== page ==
Cert of Compliance with Building Regulations

wonko

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Folks a bit of practical advice would be appreciated. I can do without being told how naive I was.

In 2010 I had a small extension at the back of my house. I interviewed 4 builders, got references etc. I satisfied myself that I did not need planning permission.

None of the 4 we interviewed mentioned an engineer, we chose one builder (not the cheapest). We were trying to do everything right. The builder drew out a plan which we agreed, signed a contract and off he went.

NOW - four years later I have discovered the above cert is needed to sell. I have no reason to believe there is anything wrong with it. I have had an engineer look at it who has a few minor quibbles which we will rectify.

BUT he says he cannot retrospectively certify, nor will anyone else.

My question is what can I do when I try an sell. This must happen? I can't be the only person with this problem. I'm losing a hell of a lot of sleep over this.

Any constructive advice would be appreciated.
 

Bronte

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What you need to know now, will the engineer give you a certificate that allows you to sell, I imagine yes, there are houses all over the country with extensions that don't comply with the current building regulations, they cannot as they weren't in existence when they were built. So there must be another certificate that will solve this. What exactly does your solicitor say is needed?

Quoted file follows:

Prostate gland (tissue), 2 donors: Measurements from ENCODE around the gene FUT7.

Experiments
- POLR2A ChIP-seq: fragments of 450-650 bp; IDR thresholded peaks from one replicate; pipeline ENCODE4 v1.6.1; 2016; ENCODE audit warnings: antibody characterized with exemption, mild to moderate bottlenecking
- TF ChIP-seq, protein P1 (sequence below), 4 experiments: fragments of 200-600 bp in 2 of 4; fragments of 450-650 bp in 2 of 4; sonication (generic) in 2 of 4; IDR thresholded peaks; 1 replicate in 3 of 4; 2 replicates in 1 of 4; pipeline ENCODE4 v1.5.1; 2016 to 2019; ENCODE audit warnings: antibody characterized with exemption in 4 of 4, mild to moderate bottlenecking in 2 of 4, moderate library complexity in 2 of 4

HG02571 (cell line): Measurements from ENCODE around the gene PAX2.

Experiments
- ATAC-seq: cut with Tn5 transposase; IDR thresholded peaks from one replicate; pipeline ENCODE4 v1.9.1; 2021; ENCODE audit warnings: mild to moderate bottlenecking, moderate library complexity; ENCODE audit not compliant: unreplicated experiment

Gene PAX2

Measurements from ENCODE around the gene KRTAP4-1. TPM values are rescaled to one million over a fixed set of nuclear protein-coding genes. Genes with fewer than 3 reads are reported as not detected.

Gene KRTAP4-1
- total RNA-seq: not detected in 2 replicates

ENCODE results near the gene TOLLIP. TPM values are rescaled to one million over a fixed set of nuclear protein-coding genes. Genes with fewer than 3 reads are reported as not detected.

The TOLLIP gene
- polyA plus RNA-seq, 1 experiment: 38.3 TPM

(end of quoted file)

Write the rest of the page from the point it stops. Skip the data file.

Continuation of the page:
wonko

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Asked the engineer - he said he could supply some sort of paperwork for the house as a whole but with several caveats. The purchaser's solicitor will highlight the issue in any case.

The solicitor says it certainly is a problem and will go and think about it.

Any purchaser will turn their nose up to a house with an extension with this problem. I'm sick with worry but I vcan't turn back time now.
 

wonko

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Its effectively saying that the house is substantially OK but that they cannot certify say the foundations, floors effectively anything they can't see. Yeah its a huge worry.
 

Bronte

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It would be rare in life that there is not a solution, don't worry yet. Not until you get something definite from your solicitor.

And there is always the auction route, that's a way for people to offload problematic properties.
 

Leo

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Asked the engineer - he said he could supply some sort of paperwork for the house as a whole but with several caveats. The purchaser's solicitor will highlight the issue in any case.
That's likely to satisfy what you need to do so, and in reality, it's about all you can do retrospectively without ripping the extension apart to allow an engineer certify all aspects.

Any purchaser will turn their nose up to a house with an extension with this problem.
You'd be very surprised. Many people are willing to move on houses with obvious issues if other criteria meet their requirements.
 

noproblem

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I really cannot see you getting a certificate of compliance on this extension. You're looking for a professional to sign off on something they cannot check, they won't do it today, too many issues. Whoever signs off on it could be sued if anything goes wrong. One small chance might be if you go into your Council planning department, lay your cards on the table, see what they advise you to do, if anything. Sorry.
 

wonko